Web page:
Jorge Tapioca crouches along the shore of a small lake – a stagnant, isolated inland lagoon, really. It is late October and the Brazilian Amazon finds itself in low water season. Soon rainstorms will pound day and night. Add the runoff that will flow more intensely from the Andes. The water level will rise at lightening speed. For four months, this lake will disappear from everything but maps and memories - merging with its inundated surroundings of what they call the flood forest. If he were to hold his ground, Tapioca might find himself submerged 35 feet (10 meters) under.
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Tapioca’s muscular body gives him the look of a former bantamweight. He waits quietly for a creature that may equal him in size. He waits for the pirarucu, considered by many experts to be endangered, considered by many of the same to be the world’s largest freshwater fish. A scale taken from a captured specimen resembles a fingernail ripped from the hand of Paul Bunyan; its oblong form nearly covers the screen of a Palm Pilot.
Tapioca knows that the encounter is imminent. The pirarucu must come up for air. An adult needs to surface every 15 minutes to gulp oxygen through an organ called a cellular swimming bladder.
Plaptch! A ribbon of silver and red breaks the surface. The pirarucu needs just a split second to take a breath. That’s all Tapioca needs to judge its size, weight and age; maybe even its sex.
Counting on Fisheries Management
A team of aquatic census-takers like Tapioca can make a good accounting of a small lake’s pirarucu population in less than an hour. Leandro Castello, a fish biologist at the Mamirauá Sustainable Development Reserve, will stake their results against those of any well-financed ichthyologist. When Castello ran a mark-and-recapture experiment, his team took two weeks to grind out the same results as the locals got in minutes with their traditional eyeball system. The correlation index, for those who understand such things, was 0.99 for the nine test lakes. “Almost perfect,” declared the biologist. “And their system is 200 times faster and 200 times cheaper.”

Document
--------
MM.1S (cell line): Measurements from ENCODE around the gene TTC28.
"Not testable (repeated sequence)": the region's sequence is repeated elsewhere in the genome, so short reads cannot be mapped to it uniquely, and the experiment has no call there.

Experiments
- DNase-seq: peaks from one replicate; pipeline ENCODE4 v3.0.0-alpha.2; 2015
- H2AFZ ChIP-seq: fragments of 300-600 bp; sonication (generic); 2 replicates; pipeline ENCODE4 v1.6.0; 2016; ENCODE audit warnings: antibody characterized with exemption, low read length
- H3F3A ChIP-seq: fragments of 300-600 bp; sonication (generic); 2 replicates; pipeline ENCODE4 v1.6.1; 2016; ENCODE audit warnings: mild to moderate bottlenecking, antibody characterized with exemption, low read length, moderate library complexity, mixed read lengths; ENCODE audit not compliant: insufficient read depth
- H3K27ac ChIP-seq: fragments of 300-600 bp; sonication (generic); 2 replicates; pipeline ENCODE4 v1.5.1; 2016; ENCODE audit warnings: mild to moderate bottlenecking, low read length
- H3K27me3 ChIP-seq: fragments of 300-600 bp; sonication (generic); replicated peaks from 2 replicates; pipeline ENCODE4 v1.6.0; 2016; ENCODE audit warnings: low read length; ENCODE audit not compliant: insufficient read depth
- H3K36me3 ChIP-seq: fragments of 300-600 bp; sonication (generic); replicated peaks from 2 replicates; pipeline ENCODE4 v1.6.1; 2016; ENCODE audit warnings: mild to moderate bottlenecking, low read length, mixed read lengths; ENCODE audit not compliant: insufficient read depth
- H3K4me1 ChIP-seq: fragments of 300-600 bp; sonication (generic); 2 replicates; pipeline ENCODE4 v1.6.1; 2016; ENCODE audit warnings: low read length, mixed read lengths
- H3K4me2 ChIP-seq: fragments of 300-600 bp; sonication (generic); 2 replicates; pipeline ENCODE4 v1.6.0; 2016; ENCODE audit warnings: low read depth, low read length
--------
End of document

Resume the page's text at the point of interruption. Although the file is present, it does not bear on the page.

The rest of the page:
Castello somewhat sheepishly supervises a team of traditional pirarucu counters, Tapioca included, in Mamirauá. A reserve of the Brazilian state of Amazonas, Mamirauá is managed by a non-profit called – appropriately enough - the Mamirauá Civil Society. Joined with contiguous parks and reserves, Mamirauá helps comprise the largest protected block of rain forest on earth: some 20,000 square miles – larger than the entire nation of Costa Rica.
Mamirauá’s college-educated braintrust prefers to try to work with the reserve’s preexisting human population instead of harassing folks into defending nature. In that spirit, Mamirauá launched in 1999 an innovative fisheries management program that aims to balance the survival of a threatened species with the needs of those who depend on it to supply cash.
The data compiled by Tapioca and Co. are used by the fishers association in São Raimundo do Jarauá to negotiate an annual pirarucu quota with federal officials. A 160-strong village, Jarauá is located within the Mamirauá reserve. Nearly everywhere else in Amazonas state pirarucu fishing is prohibited. But even government officials admit that the ban is ineffective: they have neither the money nor the manpower to enforce it. Fishers just move catches to the black market. “Under management, the fishers take 30%,” said José Maria Batista Damasceno, fishing engineer for the Mamirauá project. “But if they have to go underground, they’ll take 100%, and they won’t bother with the size limits.”